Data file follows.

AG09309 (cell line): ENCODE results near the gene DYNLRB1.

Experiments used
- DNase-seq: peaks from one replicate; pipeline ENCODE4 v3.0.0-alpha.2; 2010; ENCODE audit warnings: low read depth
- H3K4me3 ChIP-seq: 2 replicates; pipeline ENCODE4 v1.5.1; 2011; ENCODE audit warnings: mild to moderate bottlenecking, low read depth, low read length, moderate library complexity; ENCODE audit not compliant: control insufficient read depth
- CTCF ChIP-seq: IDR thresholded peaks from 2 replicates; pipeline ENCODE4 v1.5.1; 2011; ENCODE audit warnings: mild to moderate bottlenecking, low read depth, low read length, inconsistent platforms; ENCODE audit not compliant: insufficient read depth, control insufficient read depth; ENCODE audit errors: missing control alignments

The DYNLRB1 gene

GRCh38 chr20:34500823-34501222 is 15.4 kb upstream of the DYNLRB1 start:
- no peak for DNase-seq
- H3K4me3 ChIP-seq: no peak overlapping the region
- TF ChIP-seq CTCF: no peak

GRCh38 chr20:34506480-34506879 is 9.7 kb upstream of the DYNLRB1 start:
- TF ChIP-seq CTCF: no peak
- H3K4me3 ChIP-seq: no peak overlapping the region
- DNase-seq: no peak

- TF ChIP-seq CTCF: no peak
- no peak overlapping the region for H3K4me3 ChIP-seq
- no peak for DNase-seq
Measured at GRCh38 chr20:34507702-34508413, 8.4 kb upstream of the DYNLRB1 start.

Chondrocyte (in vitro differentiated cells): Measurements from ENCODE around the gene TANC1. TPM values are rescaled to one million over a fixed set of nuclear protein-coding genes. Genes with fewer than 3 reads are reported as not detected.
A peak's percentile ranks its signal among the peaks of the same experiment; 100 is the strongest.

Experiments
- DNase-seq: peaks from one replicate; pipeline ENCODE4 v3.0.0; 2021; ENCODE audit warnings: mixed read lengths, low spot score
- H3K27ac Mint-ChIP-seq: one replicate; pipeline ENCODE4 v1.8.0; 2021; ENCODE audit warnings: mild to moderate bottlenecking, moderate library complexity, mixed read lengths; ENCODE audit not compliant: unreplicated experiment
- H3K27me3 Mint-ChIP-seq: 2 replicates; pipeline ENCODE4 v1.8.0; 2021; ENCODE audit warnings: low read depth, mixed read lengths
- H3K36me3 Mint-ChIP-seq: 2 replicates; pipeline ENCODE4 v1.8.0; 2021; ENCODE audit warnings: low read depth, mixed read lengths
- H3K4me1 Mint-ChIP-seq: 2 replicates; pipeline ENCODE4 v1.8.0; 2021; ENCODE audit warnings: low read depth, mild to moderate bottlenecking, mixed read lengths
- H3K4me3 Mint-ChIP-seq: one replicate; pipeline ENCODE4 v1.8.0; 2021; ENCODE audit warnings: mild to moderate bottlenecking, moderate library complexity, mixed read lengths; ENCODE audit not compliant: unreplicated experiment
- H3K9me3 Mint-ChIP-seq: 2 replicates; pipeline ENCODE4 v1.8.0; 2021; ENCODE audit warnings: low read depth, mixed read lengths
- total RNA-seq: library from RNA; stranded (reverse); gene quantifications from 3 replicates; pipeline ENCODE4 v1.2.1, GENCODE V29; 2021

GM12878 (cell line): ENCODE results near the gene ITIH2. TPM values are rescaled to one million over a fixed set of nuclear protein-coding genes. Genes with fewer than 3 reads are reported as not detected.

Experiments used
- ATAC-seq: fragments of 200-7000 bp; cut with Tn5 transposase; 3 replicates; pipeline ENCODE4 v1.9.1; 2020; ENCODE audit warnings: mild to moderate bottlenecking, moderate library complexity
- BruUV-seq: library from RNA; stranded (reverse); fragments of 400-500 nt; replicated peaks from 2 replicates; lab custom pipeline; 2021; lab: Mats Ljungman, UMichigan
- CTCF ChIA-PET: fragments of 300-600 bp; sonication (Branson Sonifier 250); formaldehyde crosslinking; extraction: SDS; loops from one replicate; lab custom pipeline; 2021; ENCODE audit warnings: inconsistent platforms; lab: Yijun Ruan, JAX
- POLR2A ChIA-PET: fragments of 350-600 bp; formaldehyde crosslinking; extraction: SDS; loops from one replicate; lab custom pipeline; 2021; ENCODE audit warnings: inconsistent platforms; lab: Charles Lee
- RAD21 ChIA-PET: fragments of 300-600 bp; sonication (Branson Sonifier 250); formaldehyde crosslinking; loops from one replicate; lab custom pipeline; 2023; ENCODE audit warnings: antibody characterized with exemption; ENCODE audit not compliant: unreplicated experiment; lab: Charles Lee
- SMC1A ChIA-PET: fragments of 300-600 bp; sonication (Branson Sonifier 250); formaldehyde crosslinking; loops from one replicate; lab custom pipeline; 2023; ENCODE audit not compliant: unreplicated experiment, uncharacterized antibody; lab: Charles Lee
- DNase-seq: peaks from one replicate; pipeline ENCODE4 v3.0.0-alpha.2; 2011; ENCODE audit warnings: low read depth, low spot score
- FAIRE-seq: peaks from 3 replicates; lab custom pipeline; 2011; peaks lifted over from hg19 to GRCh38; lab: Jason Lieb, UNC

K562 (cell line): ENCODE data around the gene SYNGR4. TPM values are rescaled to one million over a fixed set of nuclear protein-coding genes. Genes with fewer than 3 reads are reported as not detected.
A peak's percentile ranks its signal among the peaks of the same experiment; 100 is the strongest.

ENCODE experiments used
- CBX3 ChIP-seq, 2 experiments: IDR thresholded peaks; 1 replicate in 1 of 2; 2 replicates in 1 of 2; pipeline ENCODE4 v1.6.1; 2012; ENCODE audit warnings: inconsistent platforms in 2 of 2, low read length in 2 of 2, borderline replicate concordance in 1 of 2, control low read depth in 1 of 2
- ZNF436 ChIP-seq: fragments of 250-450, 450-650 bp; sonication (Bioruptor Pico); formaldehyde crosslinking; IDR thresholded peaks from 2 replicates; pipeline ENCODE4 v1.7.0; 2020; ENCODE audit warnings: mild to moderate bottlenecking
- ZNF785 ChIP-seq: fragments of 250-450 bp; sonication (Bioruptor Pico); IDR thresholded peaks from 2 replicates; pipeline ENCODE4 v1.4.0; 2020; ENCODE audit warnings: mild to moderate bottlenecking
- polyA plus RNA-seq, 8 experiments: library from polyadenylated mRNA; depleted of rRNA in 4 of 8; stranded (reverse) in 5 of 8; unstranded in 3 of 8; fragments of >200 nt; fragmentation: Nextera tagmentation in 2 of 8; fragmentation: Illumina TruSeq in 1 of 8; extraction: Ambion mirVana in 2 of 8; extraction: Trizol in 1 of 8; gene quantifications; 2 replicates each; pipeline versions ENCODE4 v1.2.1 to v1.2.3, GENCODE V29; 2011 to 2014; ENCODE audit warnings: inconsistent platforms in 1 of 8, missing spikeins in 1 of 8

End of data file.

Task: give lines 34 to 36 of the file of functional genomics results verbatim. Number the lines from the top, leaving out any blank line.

- CTCF ChIA-PET: fragments of 300-600 bp; sonication (Branson Sonifier 250); formaldehyde crosslinking; extraction: SDS; loops from one replicate; lab custom pipeline; 2021; ENCODE audit warnings: inconsistent platforms; lab: Yijun Ruan, JAX
- POLR2A ChIA-PET: fragments of 350-600 bp; formaldehyde crosslinking; extraction: SDS; loops from one replicate; lab custom pipeline; 2021; ENCODE audit warnings: inconsistent platforms; lab: Charles Lee
- RAD21 ChIA-PET: fragments of 300-600 bp; sonication (Branson Sonifier 250); formaldehyde crosslinking; loops from one replicate; lab custom pipeline; 2023; ENCODE audit warnings: antibody characterized with exemption; ENCODE audit not compliant: unreplicated experiment; lab: Charles Lee